McDowell said she did not know her son was going to kneel and was informed of the incident in a text message from the boy’s teacher Monday evening.
The message, seen by ABC News, read: “I knew where he had seen it [going down on one knee], but I did tell him that in the classroom, we are learning what it means to be a good citizen, we’re learning about respecting the United States of America and our country symbols and showing loyalty and patriotism and that we stand for the Pledge of Allegiance.”
Cobbe said the school's policy is that students must have a written letter from a parent advising the school that the student does not plan to say the Pledge of Allegiance. Florida state law does allow a student to be excused from "reciting the pledge, including standing and placing the right hand over his or her heart" if a written request from a parent is made.
“Our policy -- and state law, for that matter -- requires that a parent submit a request in writing that their student be exempted from participating in the pledge," Cobbe told ABC News.
McDowell had not submitted such a letter to the school, Cobbe added, but if she had, the incident would have been treated differently. McDowell said she was not aware of that policy, had not sent a letter in and does not plan on doing so.
“If he had that exemption, nothing would have been said. Students could stand, students could kneel, they don’t have to put their hand on their heart. They just have to be respectful of the students who are participating," Cobbe said.
McDowell said she reached out to the school after the incident in an email seen by ABC News to set up a meeting with her son’s teacher and the principal about the issue.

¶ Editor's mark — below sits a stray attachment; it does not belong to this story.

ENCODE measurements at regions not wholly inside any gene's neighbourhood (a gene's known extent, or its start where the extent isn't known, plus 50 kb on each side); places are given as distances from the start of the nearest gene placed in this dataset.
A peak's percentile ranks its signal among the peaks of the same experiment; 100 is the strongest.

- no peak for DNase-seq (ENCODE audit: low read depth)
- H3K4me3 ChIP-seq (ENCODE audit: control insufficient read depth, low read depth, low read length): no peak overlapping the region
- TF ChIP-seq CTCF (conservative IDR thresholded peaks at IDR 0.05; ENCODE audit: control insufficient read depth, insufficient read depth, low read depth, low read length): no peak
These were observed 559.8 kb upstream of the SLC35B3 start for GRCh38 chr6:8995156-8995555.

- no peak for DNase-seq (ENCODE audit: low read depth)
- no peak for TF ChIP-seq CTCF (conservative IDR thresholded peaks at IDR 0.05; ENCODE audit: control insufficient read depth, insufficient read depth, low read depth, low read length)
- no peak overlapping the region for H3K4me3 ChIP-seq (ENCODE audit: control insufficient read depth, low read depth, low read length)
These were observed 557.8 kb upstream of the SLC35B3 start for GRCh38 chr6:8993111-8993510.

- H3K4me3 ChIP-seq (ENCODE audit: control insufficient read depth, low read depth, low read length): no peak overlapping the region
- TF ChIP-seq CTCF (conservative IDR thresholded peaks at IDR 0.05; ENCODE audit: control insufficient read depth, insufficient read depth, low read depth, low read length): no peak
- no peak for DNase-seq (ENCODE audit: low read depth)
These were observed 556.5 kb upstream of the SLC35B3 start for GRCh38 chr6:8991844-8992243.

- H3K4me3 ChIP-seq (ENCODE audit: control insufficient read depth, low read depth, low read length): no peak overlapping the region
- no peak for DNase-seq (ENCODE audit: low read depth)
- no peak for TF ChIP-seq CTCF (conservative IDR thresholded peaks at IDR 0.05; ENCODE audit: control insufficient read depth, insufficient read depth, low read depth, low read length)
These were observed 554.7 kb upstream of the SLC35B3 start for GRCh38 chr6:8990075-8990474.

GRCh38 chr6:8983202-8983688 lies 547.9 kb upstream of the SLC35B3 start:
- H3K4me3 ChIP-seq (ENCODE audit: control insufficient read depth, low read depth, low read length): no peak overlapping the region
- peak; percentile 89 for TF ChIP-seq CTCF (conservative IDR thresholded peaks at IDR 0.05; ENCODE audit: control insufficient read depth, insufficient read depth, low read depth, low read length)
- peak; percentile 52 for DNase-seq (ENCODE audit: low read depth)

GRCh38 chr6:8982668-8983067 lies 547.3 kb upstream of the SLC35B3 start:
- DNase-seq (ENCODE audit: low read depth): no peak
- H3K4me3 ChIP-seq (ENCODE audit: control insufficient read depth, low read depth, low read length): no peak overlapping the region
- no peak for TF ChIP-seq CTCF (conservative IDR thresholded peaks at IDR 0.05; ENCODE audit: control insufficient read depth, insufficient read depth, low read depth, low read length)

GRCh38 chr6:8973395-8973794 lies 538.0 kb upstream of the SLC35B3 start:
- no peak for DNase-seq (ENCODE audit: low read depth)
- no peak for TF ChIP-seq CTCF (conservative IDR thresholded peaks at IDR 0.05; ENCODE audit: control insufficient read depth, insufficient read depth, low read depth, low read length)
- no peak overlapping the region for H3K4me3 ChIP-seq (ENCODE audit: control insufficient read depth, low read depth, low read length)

"In my email, I wrote we may have to consider changing his classroom. I wasn’t ready to make that decision until a discussion with them [the school principal and teacher] took place," McDowell said. "I wanted an apology to my son in the same manner that she called him out for kneeling. I also wanted to know if she would be remorseful. If she demonstrated that, then I would have been okay with him remaining in her class."
But she said she learned Wednesday that her son had already been assigned to a new teacher, which was confirmed by the school district's spokesperson.
“What he did was have a difference of opinion. He was not being disrespectful. He was silently protesting and exercising his constitutional right," McDowell said. "My concern is she infringe upon his constitutional right to express himself, to protest peacefully, and she also made him feel like his decision to come up with his own opinion about things was the wrong thing to do."
McDowell said she and the school principal plan to meet on Wednesday. She said she hopes this is the start of a greater conversation about allowing and respecting children's rights to express themselves in a peaceful way.
“We are no longer going be silenced, our voices will be heard and our little black boys that sit in classrooms today, not just my son but every other child that looks like him, they are not going to be silenced," McDowell said.